The handling of the newly discovered group of X-Men is extremely well done. They’re chemistry onscreen is palatable and the scene where they give each other codenames is both adorable and fun. Out of them Mystique (Jennifer Lawrence) is given the most development, followed closely by Beast (Nicholas Hoult). Both of them are repulsed by their mutations, Mystique always stays in ‘human’ form instead of her blue one and Beast never takes his shoes off to show his ‘ape feet’. Through this common thread they come together and both of their character arcs are satisfying (and also are in the true spirit of the comic). The rest of the team is rounded out by Banshee (Caleb Landry Jones), who has a sonic scream, Havok (Lucas Till), who creates destructive energy Frisbees (it makes sense when you see them), Darwin (Edi Gathegi), who “adapts to survive” and Angel (Zoë Kravitz), who can fly due to her dragonfly wings. Each are given a moment to shine (even if some are only shining through visual effects) and both montages, one of Charles and Erik recruiting them and the other their training at the school, are highlights of the film.
Kevin Bacon pulls duty as Sebastian Shaw and he does it with a smile on his face. He is a formidable opponent for our fledging heroes; his ability to absorb and redistribute energy is both an interesting visually pleasing and deadly. An almost charming villain, who seems to have walked straight out of a Bond film, having a ludicrously amazing home base and even his own henchmen in the forms of Azazel (Jason Flemyng), a teleporting blademaster, and Riptide (Álex González), who can create mini hurricanes, but it is his right hand woman who stands out for perhaps all the wrong reasons. January Jones portrays Emma Frost and although her femme fatale routine is quite enjoyable, you can’t help but feel some of her presence is on the cutting room floor. That doesn’t mean you won’t enjoy her, and her Diamond form is an interesting look, not convincing at first but you warm to it.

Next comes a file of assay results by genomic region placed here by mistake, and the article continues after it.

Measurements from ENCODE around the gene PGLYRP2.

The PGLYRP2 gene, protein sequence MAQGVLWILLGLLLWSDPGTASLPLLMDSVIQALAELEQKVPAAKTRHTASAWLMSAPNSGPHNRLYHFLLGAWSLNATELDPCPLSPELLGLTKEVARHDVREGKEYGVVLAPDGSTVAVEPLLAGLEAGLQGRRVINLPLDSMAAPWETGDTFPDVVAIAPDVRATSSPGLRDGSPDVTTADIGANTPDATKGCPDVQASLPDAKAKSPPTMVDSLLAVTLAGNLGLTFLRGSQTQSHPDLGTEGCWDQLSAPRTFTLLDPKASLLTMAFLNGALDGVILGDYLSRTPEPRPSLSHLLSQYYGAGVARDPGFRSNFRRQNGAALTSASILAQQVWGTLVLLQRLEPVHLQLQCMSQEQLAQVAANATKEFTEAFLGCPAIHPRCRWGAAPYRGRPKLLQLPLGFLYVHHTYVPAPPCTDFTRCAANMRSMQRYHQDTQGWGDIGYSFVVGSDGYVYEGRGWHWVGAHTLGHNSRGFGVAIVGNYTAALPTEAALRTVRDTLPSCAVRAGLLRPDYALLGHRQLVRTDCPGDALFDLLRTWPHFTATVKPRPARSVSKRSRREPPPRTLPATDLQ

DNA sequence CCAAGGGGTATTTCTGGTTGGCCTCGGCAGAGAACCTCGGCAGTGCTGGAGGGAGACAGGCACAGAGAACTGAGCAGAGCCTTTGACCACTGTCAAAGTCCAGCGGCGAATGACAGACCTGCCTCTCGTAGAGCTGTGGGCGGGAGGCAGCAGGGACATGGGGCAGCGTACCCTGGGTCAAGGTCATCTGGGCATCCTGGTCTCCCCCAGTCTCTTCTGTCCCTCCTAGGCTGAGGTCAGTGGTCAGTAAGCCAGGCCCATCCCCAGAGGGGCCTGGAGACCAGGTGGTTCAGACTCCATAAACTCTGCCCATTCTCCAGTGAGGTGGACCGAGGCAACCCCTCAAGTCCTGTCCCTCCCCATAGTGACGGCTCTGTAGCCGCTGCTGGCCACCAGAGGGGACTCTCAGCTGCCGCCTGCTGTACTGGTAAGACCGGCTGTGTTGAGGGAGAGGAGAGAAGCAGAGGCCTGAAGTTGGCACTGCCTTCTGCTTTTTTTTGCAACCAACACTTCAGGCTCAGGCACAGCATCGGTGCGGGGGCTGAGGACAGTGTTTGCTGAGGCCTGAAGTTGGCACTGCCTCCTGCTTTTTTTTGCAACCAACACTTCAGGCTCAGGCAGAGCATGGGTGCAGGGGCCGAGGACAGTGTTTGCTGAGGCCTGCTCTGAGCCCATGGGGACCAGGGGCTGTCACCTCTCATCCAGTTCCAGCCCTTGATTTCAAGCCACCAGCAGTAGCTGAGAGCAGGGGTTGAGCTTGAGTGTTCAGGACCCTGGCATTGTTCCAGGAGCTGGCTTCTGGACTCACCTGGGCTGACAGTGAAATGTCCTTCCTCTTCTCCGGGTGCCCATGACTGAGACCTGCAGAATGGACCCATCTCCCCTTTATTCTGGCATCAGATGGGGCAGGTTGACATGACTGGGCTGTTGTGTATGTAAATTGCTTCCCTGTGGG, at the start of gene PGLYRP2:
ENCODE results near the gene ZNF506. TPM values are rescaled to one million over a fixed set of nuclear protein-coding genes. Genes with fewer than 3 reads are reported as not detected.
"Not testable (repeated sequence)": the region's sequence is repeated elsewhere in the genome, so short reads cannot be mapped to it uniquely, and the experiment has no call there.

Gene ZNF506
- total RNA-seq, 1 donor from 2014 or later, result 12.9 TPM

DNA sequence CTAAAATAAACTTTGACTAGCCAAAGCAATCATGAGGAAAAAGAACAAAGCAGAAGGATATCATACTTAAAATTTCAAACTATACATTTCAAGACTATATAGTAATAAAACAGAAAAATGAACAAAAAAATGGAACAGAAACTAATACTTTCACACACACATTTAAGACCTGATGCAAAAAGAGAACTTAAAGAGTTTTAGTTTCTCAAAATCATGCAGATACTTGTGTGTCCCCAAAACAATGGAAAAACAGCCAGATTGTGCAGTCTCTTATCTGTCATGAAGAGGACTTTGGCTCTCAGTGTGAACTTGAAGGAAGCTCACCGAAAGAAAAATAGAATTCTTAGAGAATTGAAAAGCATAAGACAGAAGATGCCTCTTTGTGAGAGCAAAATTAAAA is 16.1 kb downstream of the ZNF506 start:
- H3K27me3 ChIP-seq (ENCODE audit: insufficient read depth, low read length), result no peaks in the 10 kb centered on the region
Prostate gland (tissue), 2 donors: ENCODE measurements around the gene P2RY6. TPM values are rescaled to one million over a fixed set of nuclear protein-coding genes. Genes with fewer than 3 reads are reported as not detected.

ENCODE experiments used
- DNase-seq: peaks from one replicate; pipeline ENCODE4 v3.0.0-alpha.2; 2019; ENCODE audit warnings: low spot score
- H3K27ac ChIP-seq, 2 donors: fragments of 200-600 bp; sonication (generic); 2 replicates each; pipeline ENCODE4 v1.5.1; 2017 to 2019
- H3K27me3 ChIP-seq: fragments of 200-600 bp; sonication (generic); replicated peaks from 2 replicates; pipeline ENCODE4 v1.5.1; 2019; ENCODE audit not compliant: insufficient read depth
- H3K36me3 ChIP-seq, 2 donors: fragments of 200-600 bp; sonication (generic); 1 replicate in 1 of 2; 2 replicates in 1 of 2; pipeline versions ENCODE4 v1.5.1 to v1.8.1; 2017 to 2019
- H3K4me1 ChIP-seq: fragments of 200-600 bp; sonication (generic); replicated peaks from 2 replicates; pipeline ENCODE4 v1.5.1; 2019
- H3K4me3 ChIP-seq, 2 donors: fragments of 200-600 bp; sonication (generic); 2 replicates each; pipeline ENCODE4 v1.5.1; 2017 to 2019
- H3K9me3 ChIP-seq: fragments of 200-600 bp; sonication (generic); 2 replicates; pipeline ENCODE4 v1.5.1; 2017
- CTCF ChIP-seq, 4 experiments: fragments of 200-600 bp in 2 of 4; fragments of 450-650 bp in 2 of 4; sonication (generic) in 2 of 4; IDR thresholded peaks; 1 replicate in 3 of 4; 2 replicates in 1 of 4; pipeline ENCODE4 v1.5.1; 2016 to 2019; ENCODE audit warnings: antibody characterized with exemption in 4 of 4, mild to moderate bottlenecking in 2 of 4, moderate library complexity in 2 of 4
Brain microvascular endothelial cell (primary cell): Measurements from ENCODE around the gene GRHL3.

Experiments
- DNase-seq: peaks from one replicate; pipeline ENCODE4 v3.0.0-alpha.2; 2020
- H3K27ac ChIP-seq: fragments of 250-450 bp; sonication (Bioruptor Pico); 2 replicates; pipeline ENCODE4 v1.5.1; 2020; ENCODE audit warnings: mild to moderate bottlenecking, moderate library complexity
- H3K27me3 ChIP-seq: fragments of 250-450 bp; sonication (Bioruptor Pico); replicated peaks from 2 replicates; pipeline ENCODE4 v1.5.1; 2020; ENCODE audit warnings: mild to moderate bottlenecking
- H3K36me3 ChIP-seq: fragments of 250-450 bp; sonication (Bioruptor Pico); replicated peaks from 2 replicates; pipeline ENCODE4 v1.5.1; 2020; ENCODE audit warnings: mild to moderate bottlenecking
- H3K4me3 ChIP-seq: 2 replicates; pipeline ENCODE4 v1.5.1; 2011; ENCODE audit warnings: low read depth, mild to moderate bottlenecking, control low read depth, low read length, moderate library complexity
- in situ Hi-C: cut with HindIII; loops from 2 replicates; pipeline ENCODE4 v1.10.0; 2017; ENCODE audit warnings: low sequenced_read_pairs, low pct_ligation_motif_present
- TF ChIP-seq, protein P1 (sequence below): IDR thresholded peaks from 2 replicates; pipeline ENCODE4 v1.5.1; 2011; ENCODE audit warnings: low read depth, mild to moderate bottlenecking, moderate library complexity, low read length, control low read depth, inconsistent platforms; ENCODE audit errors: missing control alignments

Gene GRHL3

On the whole the CGI is generally good with no glaring problems and the use of make-up and prosthetics for Mystique, Azazel and Beast ground them in the world. A world that is really realised on screen and the 1960s setting comes across strong giving the film a sort of nostalgic feeling that only something like Bond would invoke.
The only true negative would be the complete lack of any development for the character of Moira MacTaggert (Rose Byrne) who could have just been a mannequin in the background. Also although the CIA agents bring a few chuckles they don’t really seem to do much else than warn the audience of how dangerous the situation is a few too many times. In fact the same can be said about the multitude of scenes with the American or Soviet governments respectively.
However the action set pieces in First Class do deliver the goods with a memorable aerial chase scene, an interesting, if a little brutal, use of teleportation and Erik unleashing his fury using an anchor.
It isn’t often that a comic book movie comes along and captures what you’d love about the original source material but First Class does that. On the one hand it’s a serious piece of character drama focusing on revenge, discrimination and friendship, but on the other it is a thrilling, blockbuster with a lot of humour and heart.
Review by Daniel Cole